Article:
NEW ORLEANS (LA) – A former New Orleans Police Department lieutenant admitted that after New Orleans police officers shot six unarmed people walking across a bridge looking for food after Hurricane Katrina, he realized the shooting had been unjustified and started a cover-up.
Michael Lohman, who retired this month, admitted on Wednesday that he wrote false incident reports, allowed a gun to be planted at the scene of the shooting, and made up false witness statements.
Lohman also admitted that he intended for the officers involved in the shooting to come up with a plausible story that would allow him and other supervisors to conclude the shooting was justified. According to his testimony, the officers then provided “false stories” that “evolved” over time.
On the morning of Sept. 4, 2005, police shot six unarmed people as they walked across the Danziger Bridge, which crosses the Industrial Canal from New Orleans East. Two men, one of whom was severely mentally disabled, were killed, and four were seriously injured.
According to court documents unsealed Wednesday, the incident involved at least seven NOPD officers who drove to the Danziger Bridge in a Budget rental truck in response to a call for police assistance.
When the officers got to the eastern side of the bridge, they found a family of five and a friend of the family walking together across the bridge to a supermarket where they intended to get food and supplies. The officers opened fire.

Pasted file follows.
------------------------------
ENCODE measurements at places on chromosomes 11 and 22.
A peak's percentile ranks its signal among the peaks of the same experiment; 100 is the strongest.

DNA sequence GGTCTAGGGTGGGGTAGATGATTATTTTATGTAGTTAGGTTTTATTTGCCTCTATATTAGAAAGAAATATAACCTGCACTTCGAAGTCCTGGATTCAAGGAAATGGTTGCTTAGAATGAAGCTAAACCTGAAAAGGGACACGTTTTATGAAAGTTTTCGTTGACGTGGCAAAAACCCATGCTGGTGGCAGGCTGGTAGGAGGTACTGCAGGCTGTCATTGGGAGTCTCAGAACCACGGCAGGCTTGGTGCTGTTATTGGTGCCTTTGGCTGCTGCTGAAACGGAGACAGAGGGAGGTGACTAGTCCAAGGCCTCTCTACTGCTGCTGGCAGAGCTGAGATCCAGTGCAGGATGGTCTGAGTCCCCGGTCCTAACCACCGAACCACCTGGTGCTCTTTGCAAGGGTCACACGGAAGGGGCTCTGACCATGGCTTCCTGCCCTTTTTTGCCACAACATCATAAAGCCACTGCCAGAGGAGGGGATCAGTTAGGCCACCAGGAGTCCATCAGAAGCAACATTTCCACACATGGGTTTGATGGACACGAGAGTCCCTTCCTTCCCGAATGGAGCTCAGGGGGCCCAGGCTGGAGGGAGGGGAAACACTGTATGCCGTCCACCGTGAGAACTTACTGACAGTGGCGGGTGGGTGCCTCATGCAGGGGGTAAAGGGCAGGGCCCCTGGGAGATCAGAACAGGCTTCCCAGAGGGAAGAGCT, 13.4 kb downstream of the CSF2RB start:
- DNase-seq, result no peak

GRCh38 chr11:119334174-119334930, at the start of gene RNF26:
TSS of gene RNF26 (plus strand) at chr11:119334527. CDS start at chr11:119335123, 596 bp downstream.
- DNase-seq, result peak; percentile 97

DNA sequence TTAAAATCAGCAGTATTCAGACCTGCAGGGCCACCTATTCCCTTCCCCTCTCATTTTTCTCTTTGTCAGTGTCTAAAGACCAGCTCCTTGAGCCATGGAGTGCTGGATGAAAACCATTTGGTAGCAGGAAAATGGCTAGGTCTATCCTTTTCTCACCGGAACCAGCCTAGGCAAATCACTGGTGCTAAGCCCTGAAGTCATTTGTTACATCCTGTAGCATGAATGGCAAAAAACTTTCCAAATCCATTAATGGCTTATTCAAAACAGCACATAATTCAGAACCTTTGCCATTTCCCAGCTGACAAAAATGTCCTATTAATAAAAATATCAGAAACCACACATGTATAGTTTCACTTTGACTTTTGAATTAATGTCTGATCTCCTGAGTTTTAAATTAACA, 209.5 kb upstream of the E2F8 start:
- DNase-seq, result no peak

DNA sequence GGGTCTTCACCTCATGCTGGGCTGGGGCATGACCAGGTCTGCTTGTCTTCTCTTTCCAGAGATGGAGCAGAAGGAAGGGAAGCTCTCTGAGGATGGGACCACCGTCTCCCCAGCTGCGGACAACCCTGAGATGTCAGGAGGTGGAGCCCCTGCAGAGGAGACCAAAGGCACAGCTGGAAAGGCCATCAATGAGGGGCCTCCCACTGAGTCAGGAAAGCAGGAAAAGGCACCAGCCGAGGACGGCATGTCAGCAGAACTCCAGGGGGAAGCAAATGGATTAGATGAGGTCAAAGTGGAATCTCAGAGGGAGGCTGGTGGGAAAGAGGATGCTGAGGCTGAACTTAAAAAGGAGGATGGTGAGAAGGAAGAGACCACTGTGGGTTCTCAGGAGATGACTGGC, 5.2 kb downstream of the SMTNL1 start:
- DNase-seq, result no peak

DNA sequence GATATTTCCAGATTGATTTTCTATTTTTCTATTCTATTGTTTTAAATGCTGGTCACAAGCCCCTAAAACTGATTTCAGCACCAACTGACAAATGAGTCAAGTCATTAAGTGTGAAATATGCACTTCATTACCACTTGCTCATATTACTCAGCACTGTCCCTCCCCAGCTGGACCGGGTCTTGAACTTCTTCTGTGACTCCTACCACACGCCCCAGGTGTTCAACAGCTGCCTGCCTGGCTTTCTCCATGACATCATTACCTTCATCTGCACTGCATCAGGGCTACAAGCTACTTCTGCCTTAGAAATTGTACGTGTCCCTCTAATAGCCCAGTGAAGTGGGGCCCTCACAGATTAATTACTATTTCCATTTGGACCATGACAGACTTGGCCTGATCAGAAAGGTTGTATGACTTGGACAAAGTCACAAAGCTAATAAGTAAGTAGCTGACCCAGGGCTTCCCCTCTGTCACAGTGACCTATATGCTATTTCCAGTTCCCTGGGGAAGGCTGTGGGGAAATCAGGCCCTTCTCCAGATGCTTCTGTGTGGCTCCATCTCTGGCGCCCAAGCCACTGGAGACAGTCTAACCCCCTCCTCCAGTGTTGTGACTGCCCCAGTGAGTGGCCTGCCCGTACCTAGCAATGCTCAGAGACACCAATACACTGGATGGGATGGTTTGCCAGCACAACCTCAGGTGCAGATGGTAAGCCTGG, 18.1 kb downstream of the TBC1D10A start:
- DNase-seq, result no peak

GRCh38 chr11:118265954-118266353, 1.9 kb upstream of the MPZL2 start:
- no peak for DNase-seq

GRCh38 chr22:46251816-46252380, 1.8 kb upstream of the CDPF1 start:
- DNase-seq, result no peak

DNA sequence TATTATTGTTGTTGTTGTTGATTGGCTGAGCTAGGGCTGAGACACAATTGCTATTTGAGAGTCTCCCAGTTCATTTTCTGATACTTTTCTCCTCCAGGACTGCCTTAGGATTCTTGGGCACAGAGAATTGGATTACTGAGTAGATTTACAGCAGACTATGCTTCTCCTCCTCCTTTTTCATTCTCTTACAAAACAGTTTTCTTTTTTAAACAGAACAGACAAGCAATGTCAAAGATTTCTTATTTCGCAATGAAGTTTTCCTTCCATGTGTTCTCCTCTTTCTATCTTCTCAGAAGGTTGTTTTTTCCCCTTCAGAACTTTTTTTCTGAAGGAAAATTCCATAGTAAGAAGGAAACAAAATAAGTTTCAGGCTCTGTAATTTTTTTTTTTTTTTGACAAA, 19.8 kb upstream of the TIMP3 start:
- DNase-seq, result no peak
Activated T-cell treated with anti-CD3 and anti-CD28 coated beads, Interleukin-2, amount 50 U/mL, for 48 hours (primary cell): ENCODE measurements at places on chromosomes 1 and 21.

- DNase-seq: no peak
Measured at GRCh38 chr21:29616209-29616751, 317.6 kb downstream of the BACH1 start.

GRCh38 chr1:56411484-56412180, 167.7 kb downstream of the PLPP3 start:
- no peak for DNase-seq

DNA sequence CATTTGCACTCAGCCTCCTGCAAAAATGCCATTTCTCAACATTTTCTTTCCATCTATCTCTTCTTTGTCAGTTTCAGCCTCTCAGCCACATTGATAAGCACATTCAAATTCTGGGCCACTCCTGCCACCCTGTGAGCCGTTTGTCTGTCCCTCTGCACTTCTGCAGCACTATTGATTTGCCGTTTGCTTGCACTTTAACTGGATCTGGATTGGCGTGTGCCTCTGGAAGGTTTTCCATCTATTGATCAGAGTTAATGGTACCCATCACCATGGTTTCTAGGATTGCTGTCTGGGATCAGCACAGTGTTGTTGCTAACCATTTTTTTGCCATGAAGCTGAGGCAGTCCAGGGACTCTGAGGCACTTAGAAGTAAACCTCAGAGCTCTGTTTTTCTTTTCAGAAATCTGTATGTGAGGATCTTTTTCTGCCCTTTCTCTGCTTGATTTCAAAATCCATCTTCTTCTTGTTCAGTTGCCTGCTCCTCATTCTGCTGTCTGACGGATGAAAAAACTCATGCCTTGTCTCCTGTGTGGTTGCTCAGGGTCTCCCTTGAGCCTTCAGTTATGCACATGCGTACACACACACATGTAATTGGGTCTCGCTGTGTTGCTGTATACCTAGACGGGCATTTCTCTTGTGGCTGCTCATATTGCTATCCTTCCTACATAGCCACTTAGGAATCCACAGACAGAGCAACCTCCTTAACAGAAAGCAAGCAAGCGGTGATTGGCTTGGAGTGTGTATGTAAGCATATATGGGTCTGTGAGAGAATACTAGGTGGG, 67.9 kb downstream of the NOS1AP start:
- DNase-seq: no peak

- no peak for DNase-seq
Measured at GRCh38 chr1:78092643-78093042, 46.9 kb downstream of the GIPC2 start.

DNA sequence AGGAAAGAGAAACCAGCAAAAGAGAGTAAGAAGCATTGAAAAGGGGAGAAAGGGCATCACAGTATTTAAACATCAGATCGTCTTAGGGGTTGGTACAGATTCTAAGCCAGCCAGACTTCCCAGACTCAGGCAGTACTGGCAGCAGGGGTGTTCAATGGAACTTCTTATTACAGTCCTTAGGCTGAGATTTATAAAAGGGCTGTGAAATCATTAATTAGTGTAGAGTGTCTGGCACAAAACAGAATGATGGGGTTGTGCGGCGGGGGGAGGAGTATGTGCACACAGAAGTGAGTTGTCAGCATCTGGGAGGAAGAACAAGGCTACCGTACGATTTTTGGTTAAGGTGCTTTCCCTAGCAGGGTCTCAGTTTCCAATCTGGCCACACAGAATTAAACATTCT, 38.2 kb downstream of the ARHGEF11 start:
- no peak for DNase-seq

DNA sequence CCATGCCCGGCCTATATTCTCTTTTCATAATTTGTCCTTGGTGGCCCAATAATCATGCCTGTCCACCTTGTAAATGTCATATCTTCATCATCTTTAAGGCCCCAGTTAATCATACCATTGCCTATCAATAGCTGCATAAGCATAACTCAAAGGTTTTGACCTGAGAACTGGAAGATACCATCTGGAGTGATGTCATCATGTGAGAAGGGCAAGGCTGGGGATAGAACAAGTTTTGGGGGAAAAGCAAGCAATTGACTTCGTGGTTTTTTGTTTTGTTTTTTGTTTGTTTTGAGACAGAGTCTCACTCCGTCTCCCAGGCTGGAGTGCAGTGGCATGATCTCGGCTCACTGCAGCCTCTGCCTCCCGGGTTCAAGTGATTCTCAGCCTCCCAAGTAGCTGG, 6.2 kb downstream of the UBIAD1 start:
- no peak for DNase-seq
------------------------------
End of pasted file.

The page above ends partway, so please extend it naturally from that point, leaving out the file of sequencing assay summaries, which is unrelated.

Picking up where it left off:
James Brissette, 19, was killed. The five with him were seriously wounded. Susan Bartholomew lost part of her arm and her husband, Leonard Bartholomew III, was shot in the head. Their daughter, Leisha Bartholomew and a nephew, Jose Holmes, suffered multiple gunshot wounds. Leonard Bartholomew IV, a teen-age son, was uninjured.
The officers then crossed to the west side of the bridge, where they found Lance and Ronald Madison, who were crossing the bride on foot to get to their brother’s dentistry office, and opened fire on them. Ronald Madison, a 40-year-old mentally disabled man, was shot to death.
In his guilty plea Wednesday, Lohman said that when he arrived at the scene shortly after the shootings, he noticed there were no guns on or near the dead and wounded people. When the NOPD officers involved were unable to come up with evidence that would justify the shooting, Lohman said he concluded they had been involved in a “bad shoot” – one that was not legally justified.
Federal prosecutors, in a 13-page statement of the “Factual Basis” of the prosecution, wrote that Lohman spoke with the two officers on the scene, who claimed the people on the bridge had fired at them and the officers had shot in self-defense. But when Lohman asked where the guns were, the officers had no explanation.
Lohman told the officers to decide what happened and let him know. He intended for the officers to come up with a “plausible story” that would allow him and other supervisors to conclude that the shooting was justified, according to the Factual Basis statement.